Chertoff Urges DHS Focus on Domestic Intelligence

February 3, 2012
By Max Cacas, SIGNAL Online Exclusive

The former head of the U.S. Department of Homeland Security (DHS) says he believes a forthcoming period of budget restrictions should provide the impetus for the DHS to shift its intelligence efforts away from overseas threats and focus instead on domestic security.

Judge Michael Chertoff, the second DHS secretary, served during the Bush administration between 2005 and 2009. Today, he is co-founder of the Chertoff Group, a risk-management and security consulting firm. Chertoff is also a senior counsel at the Washington law firm, Covington and Burling. His recommendations are part of a report by the bi-partisan Aspen Institute Homeland Security Group, which he co-chairs with former California Rep. Jane Harman.

“In a budget constraining environment,” he explained in a telephone interview, “DHS intelligence should focus on areas in which it has a unique capability and value.” Chertoff went on to say those areas include working with the private sector; providing information and intelligence useful to the protection of critical infrastructure; and finally, working with state and local officials, including police and first responders.

The judge, who also testified recently on the subject before the House Permanent Select Committee on Intelligence, believes the DHS should leverage its “unique interest and capabilities” to deliver intelligence and information to all of those stakeholders. Asked to compare and contrast the security threat to the nation as it existed when he headed up the DHS with the present day, Chertoff said he believes that homegrown terrorism has become a bigger concern as U.S. officials are more successful in blocking foreign operatives from entering the country. 

“There has to be more of a focus on intelligence collection, analysis and distribution as it pertains to things that are occurring inside of the U.S. at a local level.” Chertoff also says that, since his tenure as the DHS secretary, cybersecurity has become an even bigger area of concern, and that the agency needs to, “under its authority, be able to draw on the capabilies of the intelligence community (IC) and the Defense Department, which have a lot of experience and specialized knowledge that can be helpful in the cybersecurity area.”

Currently, the DHS Office of Intelligence and Analysis, headed by DHS Undersecretary Caryn Wagner, is responsible for coordinating the sharing of intelligence information between the IC and the domestic law enforcement community.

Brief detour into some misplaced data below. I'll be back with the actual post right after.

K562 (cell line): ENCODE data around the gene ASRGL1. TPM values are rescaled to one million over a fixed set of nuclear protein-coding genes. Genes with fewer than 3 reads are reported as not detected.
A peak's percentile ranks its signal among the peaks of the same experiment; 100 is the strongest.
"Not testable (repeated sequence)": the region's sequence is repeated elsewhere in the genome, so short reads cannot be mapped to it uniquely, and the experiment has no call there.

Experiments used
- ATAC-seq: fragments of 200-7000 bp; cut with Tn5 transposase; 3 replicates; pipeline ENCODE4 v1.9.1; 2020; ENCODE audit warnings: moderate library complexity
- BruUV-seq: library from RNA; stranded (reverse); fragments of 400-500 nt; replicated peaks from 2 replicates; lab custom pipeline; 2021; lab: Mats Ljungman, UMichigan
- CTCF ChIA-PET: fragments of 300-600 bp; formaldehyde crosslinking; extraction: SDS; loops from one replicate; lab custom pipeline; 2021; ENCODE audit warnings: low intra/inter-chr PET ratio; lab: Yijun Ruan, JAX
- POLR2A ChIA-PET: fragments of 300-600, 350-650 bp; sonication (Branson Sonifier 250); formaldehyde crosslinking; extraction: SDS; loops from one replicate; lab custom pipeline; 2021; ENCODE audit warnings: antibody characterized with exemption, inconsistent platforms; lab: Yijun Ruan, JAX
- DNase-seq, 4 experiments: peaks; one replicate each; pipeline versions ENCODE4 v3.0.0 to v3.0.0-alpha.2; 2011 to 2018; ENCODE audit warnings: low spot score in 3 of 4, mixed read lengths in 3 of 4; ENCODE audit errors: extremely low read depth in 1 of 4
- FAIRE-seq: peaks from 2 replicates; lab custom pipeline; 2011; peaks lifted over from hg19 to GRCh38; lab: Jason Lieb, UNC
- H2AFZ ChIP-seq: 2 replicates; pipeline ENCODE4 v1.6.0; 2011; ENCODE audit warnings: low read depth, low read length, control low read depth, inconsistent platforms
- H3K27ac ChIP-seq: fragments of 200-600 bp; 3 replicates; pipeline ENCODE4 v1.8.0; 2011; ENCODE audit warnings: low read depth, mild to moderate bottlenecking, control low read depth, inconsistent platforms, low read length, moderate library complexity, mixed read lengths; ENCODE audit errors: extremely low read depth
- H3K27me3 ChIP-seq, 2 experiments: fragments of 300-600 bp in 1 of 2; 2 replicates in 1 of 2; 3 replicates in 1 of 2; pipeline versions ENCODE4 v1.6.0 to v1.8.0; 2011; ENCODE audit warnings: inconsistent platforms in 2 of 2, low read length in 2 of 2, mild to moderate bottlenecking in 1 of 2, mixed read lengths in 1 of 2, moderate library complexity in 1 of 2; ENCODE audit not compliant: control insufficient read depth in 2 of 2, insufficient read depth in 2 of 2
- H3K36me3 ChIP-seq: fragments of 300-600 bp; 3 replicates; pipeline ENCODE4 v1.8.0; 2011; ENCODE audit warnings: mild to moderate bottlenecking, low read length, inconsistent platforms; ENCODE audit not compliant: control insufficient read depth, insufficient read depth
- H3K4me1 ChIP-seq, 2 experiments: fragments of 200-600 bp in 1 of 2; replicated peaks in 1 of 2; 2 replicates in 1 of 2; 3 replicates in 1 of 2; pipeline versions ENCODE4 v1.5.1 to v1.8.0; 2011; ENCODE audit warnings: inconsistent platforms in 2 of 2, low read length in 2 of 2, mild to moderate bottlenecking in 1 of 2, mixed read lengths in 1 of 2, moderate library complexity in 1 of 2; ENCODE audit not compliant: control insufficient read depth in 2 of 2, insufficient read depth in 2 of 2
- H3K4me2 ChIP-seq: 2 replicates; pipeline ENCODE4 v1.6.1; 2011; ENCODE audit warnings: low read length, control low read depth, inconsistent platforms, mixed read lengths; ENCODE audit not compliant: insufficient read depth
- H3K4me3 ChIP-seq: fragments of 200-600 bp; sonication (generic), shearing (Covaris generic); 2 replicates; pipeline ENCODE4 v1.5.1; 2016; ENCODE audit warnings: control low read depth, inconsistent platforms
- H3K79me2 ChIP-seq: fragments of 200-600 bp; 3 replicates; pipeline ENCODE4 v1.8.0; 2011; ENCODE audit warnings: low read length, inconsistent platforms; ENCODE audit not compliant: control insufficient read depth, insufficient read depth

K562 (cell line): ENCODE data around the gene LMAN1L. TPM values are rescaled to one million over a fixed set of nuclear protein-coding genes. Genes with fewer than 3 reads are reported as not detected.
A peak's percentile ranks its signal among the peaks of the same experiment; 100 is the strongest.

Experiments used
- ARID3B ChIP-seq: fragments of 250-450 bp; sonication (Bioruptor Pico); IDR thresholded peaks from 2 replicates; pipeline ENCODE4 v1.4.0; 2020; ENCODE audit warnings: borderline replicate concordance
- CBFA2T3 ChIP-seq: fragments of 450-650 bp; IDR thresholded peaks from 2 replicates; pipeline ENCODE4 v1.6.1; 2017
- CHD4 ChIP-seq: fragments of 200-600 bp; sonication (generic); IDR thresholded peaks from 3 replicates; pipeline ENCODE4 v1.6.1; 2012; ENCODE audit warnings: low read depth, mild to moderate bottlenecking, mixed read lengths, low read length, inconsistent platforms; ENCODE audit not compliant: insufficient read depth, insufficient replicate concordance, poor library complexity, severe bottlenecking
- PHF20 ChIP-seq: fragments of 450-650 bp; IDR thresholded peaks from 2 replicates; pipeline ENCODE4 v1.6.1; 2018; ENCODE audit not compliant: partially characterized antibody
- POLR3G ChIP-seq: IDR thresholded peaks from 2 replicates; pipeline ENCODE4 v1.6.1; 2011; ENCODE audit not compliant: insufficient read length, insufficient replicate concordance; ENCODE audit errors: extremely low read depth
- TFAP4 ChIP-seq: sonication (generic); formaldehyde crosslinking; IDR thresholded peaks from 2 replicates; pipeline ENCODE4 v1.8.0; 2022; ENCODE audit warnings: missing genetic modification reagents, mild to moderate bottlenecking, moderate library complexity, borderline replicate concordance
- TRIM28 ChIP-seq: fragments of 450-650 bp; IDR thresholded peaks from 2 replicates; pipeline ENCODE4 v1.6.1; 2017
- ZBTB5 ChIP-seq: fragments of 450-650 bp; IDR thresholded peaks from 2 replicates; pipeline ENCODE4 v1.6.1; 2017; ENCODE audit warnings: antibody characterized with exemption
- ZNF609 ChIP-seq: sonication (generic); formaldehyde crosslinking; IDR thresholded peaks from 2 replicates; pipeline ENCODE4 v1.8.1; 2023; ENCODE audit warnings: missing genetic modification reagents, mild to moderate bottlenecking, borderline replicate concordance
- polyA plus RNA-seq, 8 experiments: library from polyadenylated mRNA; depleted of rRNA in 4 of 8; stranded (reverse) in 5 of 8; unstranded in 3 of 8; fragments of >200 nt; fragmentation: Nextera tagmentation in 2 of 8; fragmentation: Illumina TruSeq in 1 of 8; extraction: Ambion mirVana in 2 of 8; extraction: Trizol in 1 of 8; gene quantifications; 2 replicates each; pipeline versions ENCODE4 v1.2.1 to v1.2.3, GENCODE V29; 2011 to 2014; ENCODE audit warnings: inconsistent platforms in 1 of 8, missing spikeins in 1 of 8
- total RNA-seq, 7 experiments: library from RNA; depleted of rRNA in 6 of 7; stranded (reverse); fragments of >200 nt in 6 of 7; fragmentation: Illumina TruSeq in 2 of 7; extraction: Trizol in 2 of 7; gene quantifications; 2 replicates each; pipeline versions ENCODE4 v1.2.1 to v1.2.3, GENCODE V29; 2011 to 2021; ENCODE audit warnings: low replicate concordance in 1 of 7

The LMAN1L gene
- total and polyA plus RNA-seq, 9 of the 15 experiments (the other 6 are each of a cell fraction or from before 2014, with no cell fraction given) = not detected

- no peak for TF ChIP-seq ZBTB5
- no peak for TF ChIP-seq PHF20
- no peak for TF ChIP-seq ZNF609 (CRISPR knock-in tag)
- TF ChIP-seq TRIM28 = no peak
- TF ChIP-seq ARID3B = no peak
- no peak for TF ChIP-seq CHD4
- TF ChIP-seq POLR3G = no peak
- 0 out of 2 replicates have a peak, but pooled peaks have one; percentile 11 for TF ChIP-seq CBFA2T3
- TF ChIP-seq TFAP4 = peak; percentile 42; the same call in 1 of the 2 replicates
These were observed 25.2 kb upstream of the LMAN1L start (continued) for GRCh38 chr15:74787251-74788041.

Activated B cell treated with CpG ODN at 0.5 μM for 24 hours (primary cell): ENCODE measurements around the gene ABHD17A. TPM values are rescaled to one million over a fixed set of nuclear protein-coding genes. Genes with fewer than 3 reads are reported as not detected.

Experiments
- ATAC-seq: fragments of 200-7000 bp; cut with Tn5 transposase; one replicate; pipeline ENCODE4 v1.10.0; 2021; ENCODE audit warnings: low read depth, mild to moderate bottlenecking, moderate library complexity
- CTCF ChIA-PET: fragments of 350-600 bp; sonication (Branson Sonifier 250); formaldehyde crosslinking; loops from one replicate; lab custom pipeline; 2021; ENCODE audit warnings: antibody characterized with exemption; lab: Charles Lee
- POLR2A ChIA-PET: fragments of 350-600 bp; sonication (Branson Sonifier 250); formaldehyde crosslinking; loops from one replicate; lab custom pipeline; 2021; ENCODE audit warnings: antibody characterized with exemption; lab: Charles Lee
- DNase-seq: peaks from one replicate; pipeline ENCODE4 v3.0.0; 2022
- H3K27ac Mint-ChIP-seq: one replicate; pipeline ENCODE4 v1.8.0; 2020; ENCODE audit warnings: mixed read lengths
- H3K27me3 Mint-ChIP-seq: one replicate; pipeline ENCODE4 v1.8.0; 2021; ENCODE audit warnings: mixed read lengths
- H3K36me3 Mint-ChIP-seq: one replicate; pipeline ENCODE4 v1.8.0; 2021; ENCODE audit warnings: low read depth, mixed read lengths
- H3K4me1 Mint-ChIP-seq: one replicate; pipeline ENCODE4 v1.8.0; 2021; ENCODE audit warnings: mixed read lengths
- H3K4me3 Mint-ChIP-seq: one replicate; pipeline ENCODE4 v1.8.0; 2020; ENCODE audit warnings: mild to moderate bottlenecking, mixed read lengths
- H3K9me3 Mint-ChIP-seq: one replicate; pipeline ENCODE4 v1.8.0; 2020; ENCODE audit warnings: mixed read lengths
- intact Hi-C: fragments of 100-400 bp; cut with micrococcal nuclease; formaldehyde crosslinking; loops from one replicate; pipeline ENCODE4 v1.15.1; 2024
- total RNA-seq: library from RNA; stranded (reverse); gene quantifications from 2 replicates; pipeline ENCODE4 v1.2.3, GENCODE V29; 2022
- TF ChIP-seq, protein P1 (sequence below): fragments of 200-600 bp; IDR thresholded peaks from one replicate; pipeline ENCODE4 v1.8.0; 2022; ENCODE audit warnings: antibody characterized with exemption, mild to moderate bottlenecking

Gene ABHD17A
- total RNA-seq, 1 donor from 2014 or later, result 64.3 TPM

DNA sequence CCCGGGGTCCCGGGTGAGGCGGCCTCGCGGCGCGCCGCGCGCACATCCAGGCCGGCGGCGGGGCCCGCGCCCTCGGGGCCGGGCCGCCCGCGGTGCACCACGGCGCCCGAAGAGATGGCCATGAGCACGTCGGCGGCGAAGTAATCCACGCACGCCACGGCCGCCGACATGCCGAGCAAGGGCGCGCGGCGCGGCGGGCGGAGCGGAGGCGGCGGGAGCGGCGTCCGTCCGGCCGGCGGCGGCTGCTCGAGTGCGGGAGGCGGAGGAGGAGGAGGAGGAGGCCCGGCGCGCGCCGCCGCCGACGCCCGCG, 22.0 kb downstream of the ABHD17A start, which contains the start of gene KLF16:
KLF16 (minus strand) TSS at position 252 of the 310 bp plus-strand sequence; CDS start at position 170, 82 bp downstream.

Chertoff says that his successor, Secretary Janet Napolitano, “understood when she came in that an important part of the value of DHS was growing out these relationships with local officials, the fusion centers, and information sharing at a local level, and I think that’s been consistent with what we are recommending.” One key to the current model of DHS information sharing efforts has been the network of fusion centers, physical meeting and workspaces where federal, state and local law enforcement officials can gather to routinely exchange information, and also coordinate emergency response activities.

Chertoff notes that current efforts to reign in government spending will mean that “state and local governments will have less money to put into these [fusion centers], and the federal government is going to have less money, and so it’s going to be important to try to develop the concept, recognizing that the money isn’t going to be what it once was in terms of direct grants or support.”

Judge Chertoff emphasizes that despite his recommendations for a shift in focus to more domestic intelligence, it’s vital for the DHS to continue its  relationship with the director of National Intelligence (DNI), and that it continue its mission of sharing information with the rest of the IC. 

“DHS shouldn’t be isolated from the rest of the intelligence community and only focus on state and local and private infrastructure,” he  explains, “rather, that its emphasis should be on those areas, and should continue to share across the broader community.”


Sharing Homeland Security Information (Signal, February 2012):

Aspen Institute Homeland Security Group: “Homeland Security and Intelligence: Next Steps in Evolving the Mission”    

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